Samsung to Court: Don't Confuse Consumers with Injunctions

Apple has been pushing for a permanent injunction blocking the sale of certain Samsung Android-based smartphones and tablets in the United States over patent infringement claims, but Samsung thinks that's a bad idea. The electronics maker told a Federal Appeals Court that granting Apple a permanent injunction would only serve to confuse and intimidate the buying public.

Samsung asks court to block Apple's permanent injunction requestSamsung asks court to block Apple's permanent injunction request

Samsung's reasoning for trying to block a permanent injunction is that it "would not stop any ongoing infringement, for Samsung has either discontinued the accused products or designed around any infringing features in the ones it still sells," according to FOSS Patents.

The preliminary injunction Apple wants to make permanent stems from its ongoing mobile device patent infringement fight with Samsung. Apple won a big victory against Samsung last August when a Jury ruled that a long list of the company's Android devices infringed on Apple's patents. Apple was awarded over US$1 billion in damages, and a new trial has been set for November 12 to re-determine what the damages should be on 13 of those devices after the Jury improperly set their monetary value.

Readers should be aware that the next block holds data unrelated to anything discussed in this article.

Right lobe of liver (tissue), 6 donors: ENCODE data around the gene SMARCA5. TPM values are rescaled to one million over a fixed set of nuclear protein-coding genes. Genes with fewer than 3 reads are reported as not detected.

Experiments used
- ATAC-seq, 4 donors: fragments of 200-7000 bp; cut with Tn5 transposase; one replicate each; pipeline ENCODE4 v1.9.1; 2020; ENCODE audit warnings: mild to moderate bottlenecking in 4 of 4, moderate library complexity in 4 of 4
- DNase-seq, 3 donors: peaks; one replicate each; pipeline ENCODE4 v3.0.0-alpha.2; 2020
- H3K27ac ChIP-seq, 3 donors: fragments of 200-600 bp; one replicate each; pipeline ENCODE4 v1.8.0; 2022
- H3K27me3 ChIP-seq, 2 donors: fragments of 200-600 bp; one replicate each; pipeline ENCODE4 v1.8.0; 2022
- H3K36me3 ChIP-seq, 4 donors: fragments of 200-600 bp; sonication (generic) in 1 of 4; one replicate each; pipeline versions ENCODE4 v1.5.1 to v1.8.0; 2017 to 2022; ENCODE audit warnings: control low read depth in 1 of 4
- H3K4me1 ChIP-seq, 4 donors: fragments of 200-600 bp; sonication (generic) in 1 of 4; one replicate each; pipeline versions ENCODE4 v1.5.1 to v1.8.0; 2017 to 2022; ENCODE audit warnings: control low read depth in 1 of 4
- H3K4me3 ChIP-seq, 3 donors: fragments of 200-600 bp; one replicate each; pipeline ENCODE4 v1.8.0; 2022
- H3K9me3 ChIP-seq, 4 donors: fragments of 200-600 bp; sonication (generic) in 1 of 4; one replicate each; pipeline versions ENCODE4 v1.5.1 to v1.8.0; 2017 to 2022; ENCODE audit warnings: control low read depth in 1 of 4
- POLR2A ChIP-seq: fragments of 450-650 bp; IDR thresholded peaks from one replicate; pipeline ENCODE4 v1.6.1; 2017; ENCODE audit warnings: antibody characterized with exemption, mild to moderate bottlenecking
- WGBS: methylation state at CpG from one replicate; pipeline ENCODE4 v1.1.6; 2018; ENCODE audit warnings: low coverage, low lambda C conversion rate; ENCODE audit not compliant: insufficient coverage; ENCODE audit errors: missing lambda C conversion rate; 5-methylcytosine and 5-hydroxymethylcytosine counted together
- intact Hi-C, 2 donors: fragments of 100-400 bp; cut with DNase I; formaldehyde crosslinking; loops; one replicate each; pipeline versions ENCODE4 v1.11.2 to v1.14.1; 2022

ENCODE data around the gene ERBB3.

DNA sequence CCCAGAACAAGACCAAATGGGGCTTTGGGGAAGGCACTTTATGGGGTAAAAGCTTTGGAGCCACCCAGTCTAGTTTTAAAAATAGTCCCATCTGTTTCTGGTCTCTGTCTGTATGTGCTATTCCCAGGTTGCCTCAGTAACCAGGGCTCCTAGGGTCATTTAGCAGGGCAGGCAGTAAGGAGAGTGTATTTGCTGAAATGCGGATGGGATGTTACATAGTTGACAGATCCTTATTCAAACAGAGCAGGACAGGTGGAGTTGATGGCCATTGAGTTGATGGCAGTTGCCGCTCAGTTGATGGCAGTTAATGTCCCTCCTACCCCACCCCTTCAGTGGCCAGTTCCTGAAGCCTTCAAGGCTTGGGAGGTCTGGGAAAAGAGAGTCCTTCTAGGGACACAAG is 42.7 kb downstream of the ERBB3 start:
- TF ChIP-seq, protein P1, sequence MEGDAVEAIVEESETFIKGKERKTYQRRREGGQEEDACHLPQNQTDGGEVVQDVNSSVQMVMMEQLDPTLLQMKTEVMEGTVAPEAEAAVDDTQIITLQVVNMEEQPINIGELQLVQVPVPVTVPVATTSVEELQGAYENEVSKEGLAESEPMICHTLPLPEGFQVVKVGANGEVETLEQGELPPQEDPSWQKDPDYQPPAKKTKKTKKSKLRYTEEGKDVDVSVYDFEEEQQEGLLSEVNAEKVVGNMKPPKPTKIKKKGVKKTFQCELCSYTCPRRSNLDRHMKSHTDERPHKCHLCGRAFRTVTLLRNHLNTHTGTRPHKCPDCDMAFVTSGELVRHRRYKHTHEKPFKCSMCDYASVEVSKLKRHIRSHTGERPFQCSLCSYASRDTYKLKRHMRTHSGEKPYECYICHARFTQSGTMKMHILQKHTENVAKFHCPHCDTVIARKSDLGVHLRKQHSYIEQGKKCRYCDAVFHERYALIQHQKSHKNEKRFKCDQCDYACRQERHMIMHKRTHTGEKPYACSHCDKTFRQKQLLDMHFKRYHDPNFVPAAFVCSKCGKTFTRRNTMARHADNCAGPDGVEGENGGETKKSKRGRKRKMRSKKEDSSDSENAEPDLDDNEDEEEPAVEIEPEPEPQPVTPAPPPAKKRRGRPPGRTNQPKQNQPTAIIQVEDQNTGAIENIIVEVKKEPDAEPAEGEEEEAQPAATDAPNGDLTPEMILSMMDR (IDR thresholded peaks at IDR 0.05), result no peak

As part of its argument against a permanent injunction, Samsung stated, "The only effect of an injunction would be to confuse and intimidate Samsung's carriers and retailers with respect to non-accused products never adjudicated in this case, harming Samsung's longstanding market relationships."

In other words, the injunction will confuse retailers, as well as consumers, and leave them thinking they can't sell Samsung products that aren't blocked by the court. Apple did, however, play into Samsung's argument last year when it sent letters to retailers warning them of the preliminary injunction even though most of the products listed where either no longer for sale, or had updates that worked around Apple's patents.

Judge Lucy Koh, who has been overseeing Apple and Samsung's patent fight, denied Apple's request for a permanent injunction, which led to the appeal Samsung is now fighting. She will also handle the new damages trial this November.

Apple will have the opportunity to reply to Samsung's filing, but hasn't commented on the ongoing litigation.